In the settlement, still being finalized, the Andersen accounting firm also must cooperate fully with government prosecutors investigating Enron's bankruptcy, these people told The Associated Press, speaking on condition of anonymity.
The most significant provisions of what was described as a "global settlement" on the criminal charge already have been resolved, though some details were still being worked out. The sides expected to announce the deal Wednesday here in Washington, these people said.
The agreement could result in a deferral from prosecuting Andersen for as long as three years. Andersen's lawyers were uncomfortable with a deferral lasting that long, but the Justice Department was concerned that its investigation into possible wrongdoing at Enron isn't close yet to filing any criminal charges, people close to the negotiations said.
The agreement comes after weeks of intense, secret negotiations between the Justice Department and Andersen in the wake of the firm's criminal indictment unsealed March 14. Talks intensified after last week's plea agreement with David B. Duncan, the former senior Andersen auditor on the Enron account.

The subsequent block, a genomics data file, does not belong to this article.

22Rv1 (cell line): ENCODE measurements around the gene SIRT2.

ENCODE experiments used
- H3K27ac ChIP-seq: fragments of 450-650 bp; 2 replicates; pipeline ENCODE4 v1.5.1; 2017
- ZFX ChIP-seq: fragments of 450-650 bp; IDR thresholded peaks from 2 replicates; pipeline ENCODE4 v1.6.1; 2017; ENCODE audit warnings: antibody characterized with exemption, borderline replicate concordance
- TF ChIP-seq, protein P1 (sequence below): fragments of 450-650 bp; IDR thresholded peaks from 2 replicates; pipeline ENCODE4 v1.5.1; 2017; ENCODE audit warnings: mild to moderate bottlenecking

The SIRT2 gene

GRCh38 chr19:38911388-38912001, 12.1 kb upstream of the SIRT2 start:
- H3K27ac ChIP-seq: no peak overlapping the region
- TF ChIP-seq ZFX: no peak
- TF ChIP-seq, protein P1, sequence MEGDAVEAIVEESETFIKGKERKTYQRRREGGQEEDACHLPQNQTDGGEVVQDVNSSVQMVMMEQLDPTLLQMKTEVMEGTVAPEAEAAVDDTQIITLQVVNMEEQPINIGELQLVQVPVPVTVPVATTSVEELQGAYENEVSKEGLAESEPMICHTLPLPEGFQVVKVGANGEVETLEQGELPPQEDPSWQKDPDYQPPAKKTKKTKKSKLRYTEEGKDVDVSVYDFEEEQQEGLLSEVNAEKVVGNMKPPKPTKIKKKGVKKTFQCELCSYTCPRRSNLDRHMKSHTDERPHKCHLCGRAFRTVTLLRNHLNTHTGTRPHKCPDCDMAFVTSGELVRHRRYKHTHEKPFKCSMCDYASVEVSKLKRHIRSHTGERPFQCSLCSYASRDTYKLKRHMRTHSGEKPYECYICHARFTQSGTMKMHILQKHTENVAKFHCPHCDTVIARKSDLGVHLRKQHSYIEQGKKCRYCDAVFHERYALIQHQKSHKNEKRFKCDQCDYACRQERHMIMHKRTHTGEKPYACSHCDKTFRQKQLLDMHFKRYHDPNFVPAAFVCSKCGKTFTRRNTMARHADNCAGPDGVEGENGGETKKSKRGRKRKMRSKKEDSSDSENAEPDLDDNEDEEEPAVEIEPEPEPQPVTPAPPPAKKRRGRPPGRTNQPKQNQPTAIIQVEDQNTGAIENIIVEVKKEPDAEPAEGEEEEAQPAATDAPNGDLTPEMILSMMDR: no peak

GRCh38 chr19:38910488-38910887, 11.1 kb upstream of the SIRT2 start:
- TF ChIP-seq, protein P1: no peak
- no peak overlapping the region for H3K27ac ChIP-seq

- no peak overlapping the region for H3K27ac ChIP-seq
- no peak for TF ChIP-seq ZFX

The grand jury accused the firm of destroying "tons of paper" at its offices worldwide and deleting enormous numbers of computer files on its Enron audits.
Duncan pleaded guilty April 9 to destroying documents relating to Enron's collapse and agreed to cooperate with government prosecutors. He remains free until his sentencing in August. Duncan is prohibited under his plea from discussing what he tells prosecutors, but he is considered knowledgeable about Enron's most controversial deals preceding its failure in December.
By agreeing to defer any criminal prosecution of Andersen for up to three years, the Justice Department can require Andersen as a corporation to cooperate in its investigation of Enron and promise not to violate any laws during that period, although it was unclear whether the government could compel cooperation from Andersen employees, who still could be indicted individually.
Andersen also likely would be required to show steps it will take internally to prevent any recurrence, such as updating its policies on destroying documents.
Duncan's defection last week was important "because it left Andersen with very limited options in terms of a viable defense," said Robert A. Mintz, a former U.S. prosecutor and expert on white-collar crime. "They had an opportunity to defend this case if they could have effectively circled the wagons and kept everybody on board, but once Duncan broke ranks that defense was essentially gutted."